Sunday, October 27, 2013

Israeli nationality – there’s no such animal


A lot of religious and nationalist sewage has flowed through the state of Israel’s streams since its establishment…

Salman Masalha ||
Israeli nationality – there’s no such animal


Everyone will no doubt agree that Israel is not a normal country. Perhaps it is also one of the funniest countries in the world. This is because there’s no other country that flees as though the house were on fire from defining its inhabitants as belonging to it in the sense of nationality. Recently the Supreme Court went so far as to emphasize in a ruling that “the existence of an Israeli nationality has not been proven by objective criteria.” Therefore the court rejected the petition by the Ani Yisraeli (I Am an Israeli) non-profit organization to register the Israeli nationality in the Population Registry.

The court based its ruling, inter alia, on the pillars of Zionism: “The perception that Judaism is not only a religious affiliation but also a national affiliation is a foundation stone of Zionism,” in the language of Justice Uzi Vogelman. In this, the justice sharpens the contradiction between Zionist nationalism, which has been around for 100 years, and the Jewish religion, which is thousands of years old. Vogelman also emphasized, rightly, that “an individual cannot belong to two nationalities.” Indeed, a person is born into a certain nationality and he cannot change it whenever he wants to.

Taking this healthy logic one step further leads to a far-reaching conclusion: A person who belongs to the Japanese, Russian or Ethiopian nationality, say, cannot simultaneously belong to another nationality. This also applies if Russians or Ethiopians, say, convert to Judaism. They will continue to belong to their nationality of origin – only with a new religion, recognized by the rabbis and nothing more. Is this not so?

The Supreme Court justices enlisted the Arabic public in order to justify their rejection of the petition: “Rather than including the Arab minority from the perspective of nationality, official or even unofficial adoption of the concept of ‘the Israeli nation’ is liable to exclude it from the perspective of citizenship … In the Arab public many will refrain from, or even explicitly reject defining themselves as Israelis because of the ‘lack of national neutrality’ in this denomination, or simply for political reasons.” The honorable justices did not bother to go to the Arabs and ask them. Instead, they preferred to cite “Arab” names like Yakobson and Rubinstein.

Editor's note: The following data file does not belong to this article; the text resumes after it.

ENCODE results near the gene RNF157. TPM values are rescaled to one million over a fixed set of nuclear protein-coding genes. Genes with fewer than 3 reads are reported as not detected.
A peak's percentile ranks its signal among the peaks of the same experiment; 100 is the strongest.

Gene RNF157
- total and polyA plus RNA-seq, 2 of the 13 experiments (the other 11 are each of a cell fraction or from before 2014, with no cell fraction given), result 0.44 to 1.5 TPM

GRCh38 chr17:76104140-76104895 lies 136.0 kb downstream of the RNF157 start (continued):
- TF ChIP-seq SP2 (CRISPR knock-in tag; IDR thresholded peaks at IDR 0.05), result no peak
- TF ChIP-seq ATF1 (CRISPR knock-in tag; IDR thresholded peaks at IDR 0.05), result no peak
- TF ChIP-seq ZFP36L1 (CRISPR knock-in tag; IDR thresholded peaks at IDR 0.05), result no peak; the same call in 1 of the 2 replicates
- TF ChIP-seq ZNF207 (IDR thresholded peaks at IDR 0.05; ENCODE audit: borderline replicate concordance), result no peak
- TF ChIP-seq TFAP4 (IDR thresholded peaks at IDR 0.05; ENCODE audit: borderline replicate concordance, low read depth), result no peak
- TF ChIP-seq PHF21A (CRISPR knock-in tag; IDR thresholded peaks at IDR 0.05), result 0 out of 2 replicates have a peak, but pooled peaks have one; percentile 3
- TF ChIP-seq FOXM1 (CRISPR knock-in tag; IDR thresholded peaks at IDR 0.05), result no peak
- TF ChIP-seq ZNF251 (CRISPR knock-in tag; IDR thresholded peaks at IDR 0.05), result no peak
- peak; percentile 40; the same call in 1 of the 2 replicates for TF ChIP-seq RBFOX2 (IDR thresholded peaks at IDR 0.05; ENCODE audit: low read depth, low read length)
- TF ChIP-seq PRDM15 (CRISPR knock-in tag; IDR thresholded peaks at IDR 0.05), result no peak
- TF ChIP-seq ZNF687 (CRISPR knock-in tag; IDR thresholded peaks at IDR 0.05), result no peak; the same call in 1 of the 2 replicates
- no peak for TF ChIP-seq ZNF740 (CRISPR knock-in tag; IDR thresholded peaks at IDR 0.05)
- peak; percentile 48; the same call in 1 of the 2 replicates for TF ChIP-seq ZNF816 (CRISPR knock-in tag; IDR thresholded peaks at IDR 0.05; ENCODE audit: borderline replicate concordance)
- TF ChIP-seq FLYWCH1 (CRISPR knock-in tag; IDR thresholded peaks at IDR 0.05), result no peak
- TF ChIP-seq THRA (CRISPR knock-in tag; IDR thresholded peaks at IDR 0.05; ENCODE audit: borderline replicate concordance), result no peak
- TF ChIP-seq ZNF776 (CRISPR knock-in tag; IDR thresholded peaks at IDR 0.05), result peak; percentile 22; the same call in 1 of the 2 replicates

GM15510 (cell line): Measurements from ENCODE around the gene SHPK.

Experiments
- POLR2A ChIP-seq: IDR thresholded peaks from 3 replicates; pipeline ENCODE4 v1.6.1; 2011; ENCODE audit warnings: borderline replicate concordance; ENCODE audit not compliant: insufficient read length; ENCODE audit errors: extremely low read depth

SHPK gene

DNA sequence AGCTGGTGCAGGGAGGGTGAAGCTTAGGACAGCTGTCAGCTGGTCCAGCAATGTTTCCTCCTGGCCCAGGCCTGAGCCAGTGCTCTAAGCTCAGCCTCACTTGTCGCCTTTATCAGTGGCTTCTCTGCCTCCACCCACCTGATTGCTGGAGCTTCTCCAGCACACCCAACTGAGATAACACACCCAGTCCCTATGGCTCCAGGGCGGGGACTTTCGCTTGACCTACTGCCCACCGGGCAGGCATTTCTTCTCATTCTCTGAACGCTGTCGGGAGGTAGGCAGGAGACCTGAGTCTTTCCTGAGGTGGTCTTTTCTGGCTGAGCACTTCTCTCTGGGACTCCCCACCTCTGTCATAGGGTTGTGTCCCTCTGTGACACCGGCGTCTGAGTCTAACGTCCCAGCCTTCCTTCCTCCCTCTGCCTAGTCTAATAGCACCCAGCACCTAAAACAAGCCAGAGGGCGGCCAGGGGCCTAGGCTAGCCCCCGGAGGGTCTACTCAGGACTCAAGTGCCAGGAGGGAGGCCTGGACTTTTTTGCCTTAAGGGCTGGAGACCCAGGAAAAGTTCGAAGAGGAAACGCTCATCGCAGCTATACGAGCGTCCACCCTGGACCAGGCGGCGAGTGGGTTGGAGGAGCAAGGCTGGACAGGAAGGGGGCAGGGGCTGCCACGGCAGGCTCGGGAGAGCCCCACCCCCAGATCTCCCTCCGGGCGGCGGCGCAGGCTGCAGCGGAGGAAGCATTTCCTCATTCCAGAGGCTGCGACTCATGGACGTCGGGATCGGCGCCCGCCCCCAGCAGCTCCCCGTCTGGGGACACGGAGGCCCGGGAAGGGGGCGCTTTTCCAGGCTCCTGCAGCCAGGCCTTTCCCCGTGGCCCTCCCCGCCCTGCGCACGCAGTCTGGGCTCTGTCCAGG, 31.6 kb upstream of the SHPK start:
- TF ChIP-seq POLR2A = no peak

However, this question had already come up in the early days of the state of Israel. Back then there were strictly kosher “pure” and “native” Arabs who spoke explicitly about their belonging to “the Israeli nation.” We are told this by poet Rashid Hussein, a member of Mapam (the United Workers Party, originally Marxist-Zionist in orientation and the precursor of today’s Meretz party).

In an article from the 1950s, he reports on a Jewish-Arab peace conference that took place in Vienna in 1952. There, the Arab writer Emil Habiby stood at the conference podium and declared: “There are not two nationalities in Israel, there is only the Israeli nation … Since the two languages, Hebrew and Arabic, come from a single source, and since the two people, the Arab and the Jewish, come from a single source, and since the Jewish people, that is, the Children of Israel, are the majority, the inhabitants of Israel – Jews and Arabs – should be called by the name: the Israeli nation.”

Opponents to Habiby’s view were Zionists on the one hand and Arabs on the other. “On that day,” continued Hussein in his report, “a well-known Zionist, stood up to refute Habiby’s remarks entirely and declared that in Israel there are two nationalities: Arab and Jewish.” Moreover, Hussein, the man from Mapam, mocked Habibi, the man from Maki (the Communist Party of Israel): “On that day the Arab delegates agreed with the Zionist representative and rejected Habiby’s remarks.”

A lot of religious and nationalist sewage has flowed through the state of Israel’s streams since its establishment. It seems that today there is a wall-to-wall consensus regarding the denial of Israeliness, both among the Jews and among the Arabs. “Israeli” as a nationality exists only in English, in the passport the state issues to its citizens. In Hebrew and in Arabic there is no such animal.
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Published: Opinions-Haaretz, October 27, 2013
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